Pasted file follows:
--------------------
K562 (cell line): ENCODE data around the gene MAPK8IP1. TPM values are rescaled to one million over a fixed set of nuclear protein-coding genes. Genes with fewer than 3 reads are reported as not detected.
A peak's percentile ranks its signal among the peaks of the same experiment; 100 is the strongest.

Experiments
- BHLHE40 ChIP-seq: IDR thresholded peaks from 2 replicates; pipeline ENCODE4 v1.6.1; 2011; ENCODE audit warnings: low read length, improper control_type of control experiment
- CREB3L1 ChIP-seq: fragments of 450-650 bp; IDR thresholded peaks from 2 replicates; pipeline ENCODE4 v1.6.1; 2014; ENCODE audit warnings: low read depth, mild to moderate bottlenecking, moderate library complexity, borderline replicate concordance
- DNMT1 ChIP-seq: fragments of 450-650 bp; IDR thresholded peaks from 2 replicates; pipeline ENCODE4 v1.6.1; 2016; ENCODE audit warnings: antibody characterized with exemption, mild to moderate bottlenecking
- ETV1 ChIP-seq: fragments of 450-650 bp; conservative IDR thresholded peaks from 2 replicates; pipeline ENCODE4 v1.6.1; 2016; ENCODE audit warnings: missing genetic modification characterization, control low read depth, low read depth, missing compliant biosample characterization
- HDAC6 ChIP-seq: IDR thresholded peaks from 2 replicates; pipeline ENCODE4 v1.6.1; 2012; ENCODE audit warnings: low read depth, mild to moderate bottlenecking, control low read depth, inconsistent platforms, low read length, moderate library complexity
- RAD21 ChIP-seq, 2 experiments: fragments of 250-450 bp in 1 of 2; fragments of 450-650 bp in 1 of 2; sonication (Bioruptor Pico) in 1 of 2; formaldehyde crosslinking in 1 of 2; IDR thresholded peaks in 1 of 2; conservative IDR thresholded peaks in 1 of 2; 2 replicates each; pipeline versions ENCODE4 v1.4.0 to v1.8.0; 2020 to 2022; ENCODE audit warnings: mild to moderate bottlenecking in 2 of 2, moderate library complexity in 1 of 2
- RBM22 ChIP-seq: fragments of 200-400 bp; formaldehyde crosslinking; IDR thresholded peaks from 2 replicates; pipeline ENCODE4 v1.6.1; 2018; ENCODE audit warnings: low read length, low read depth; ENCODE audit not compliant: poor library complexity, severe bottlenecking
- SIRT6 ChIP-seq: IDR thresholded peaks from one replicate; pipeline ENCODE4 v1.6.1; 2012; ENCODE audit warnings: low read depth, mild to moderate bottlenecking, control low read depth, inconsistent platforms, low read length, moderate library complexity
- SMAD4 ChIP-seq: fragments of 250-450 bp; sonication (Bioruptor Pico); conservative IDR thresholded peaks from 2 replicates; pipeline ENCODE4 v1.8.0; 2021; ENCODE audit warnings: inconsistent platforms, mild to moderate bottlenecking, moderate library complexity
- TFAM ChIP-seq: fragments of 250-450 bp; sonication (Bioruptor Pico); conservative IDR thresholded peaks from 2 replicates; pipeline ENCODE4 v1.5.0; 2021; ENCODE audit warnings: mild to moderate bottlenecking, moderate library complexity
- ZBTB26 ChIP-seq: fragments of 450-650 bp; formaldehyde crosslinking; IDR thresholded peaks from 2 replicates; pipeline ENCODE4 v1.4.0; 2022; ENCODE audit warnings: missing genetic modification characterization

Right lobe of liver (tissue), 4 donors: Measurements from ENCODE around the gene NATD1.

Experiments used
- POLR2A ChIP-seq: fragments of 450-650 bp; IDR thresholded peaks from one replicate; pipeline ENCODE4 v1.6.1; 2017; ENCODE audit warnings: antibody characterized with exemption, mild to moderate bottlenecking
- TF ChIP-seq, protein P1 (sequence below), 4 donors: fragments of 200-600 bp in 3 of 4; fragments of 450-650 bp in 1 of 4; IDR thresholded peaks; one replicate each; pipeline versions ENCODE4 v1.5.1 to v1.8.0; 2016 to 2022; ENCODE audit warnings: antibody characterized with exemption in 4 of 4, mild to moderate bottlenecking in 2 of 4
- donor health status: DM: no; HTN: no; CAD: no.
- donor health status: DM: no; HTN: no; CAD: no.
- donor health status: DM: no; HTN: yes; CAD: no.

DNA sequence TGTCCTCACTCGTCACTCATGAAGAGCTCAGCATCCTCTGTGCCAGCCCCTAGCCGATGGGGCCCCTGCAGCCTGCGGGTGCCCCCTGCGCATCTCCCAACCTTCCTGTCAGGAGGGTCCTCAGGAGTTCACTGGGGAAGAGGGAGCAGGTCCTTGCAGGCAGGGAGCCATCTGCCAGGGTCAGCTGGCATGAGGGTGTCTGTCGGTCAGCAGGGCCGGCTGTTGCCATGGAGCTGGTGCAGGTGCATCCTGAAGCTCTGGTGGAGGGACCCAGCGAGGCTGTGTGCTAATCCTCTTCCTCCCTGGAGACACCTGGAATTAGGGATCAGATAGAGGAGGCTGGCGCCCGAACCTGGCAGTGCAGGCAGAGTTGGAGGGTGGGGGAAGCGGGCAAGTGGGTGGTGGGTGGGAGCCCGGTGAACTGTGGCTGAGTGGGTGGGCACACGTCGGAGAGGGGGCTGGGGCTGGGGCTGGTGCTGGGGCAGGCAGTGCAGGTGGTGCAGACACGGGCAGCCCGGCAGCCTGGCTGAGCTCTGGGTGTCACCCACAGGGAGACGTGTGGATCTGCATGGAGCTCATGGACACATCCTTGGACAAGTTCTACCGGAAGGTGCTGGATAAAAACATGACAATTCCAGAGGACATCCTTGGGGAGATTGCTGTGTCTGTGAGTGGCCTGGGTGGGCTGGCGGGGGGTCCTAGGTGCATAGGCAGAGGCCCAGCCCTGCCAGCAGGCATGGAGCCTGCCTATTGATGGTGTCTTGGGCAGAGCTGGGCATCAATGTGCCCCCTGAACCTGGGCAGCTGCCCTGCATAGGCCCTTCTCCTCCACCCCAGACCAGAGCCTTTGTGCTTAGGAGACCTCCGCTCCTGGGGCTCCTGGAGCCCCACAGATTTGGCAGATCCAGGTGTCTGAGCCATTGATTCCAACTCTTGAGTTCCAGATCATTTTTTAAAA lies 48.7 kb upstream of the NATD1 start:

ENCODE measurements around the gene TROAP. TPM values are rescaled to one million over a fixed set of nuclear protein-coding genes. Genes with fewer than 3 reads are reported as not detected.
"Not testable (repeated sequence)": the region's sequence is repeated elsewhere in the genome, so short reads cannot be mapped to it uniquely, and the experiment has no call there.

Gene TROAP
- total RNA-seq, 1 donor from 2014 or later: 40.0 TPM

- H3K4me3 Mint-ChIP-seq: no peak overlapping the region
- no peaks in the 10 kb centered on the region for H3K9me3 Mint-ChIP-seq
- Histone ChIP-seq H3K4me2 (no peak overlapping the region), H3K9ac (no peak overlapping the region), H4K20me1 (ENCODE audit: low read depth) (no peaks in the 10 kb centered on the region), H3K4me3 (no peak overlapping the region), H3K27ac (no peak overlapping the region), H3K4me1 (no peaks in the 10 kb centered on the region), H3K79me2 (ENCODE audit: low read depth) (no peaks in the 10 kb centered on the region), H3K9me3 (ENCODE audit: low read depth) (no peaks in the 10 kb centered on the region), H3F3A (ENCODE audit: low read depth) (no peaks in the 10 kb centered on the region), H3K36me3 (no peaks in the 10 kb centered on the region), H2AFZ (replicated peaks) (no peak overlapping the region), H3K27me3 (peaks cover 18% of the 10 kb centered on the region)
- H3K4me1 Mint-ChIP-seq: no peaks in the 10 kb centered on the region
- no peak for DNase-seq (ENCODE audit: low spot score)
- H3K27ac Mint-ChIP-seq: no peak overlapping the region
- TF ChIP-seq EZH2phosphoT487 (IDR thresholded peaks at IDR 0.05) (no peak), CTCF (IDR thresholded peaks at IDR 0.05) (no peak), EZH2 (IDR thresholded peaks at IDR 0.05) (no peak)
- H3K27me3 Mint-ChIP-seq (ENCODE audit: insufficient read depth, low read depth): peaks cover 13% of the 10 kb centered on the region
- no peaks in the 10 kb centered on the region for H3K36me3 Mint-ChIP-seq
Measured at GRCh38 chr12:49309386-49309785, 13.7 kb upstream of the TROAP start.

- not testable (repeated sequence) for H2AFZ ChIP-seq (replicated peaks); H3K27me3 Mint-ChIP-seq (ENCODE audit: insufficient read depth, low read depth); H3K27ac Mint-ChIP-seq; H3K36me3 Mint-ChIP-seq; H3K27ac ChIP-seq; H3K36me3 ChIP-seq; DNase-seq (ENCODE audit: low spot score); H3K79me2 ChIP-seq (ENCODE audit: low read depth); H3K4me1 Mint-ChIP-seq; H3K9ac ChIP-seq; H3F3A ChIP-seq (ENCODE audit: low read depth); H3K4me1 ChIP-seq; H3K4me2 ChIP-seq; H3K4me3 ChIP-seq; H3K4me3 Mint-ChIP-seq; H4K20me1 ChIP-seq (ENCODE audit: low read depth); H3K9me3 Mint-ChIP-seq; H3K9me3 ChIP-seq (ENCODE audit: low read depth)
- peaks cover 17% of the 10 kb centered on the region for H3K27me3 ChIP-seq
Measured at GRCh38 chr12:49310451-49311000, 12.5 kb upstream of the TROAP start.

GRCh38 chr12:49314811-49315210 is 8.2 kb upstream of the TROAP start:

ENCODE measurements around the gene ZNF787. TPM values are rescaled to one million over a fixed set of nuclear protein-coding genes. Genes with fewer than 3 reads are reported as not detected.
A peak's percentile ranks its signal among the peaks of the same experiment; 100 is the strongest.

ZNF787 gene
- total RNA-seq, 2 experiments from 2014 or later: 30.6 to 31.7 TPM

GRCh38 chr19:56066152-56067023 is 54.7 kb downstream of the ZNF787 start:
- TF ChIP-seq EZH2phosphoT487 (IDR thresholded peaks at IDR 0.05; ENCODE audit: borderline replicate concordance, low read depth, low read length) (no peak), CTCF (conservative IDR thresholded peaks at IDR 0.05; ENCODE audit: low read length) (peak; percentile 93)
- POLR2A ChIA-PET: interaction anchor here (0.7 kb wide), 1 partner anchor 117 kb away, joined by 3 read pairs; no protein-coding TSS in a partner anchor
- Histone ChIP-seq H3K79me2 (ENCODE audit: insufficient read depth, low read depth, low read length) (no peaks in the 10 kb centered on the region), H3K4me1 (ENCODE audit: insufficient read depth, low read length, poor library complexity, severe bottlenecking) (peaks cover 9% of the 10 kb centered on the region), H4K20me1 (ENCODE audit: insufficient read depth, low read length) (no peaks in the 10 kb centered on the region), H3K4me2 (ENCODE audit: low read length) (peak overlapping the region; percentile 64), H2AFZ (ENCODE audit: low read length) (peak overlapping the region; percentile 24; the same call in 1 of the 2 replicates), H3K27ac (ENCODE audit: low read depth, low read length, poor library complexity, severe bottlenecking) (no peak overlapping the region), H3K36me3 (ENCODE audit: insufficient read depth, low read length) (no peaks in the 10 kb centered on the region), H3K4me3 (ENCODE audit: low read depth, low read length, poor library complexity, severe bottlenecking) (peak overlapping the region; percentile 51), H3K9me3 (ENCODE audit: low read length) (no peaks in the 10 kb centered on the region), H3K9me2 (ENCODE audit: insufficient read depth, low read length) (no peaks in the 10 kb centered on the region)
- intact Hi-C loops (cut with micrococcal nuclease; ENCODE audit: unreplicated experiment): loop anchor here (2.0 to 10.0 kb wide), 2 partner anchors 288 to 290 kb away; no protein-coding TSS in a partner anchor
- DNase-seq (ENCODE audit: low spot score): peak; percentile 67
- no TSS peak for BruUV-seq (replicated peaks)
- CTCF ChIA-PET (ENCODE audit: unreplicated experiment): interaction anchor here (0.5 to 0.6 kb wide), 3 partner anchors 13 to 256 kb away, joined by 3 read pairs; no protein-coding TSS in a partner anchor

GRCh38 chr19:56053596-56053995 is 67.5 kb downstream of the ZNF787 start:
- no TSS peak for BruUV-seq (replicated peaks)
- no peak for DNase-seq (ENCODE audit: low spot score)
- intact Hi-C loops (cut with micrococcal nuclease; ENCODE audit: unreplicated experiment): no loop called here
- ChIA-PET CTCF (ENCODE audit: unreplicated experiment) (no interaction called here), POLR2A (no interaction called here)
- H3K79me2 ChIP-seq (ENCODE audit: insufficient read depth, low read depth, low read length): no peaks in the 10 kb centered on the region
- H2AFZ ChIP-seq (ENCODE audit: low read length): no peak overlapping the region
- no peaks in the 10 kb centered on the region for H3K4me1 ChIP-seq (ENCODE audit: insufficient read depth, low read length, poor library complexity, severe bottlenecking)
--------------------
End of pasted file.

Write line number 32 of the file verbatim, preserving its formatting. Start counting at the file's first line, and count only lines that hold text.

- H3K27ac Mint-ChIP-seq: no peak overlapping the region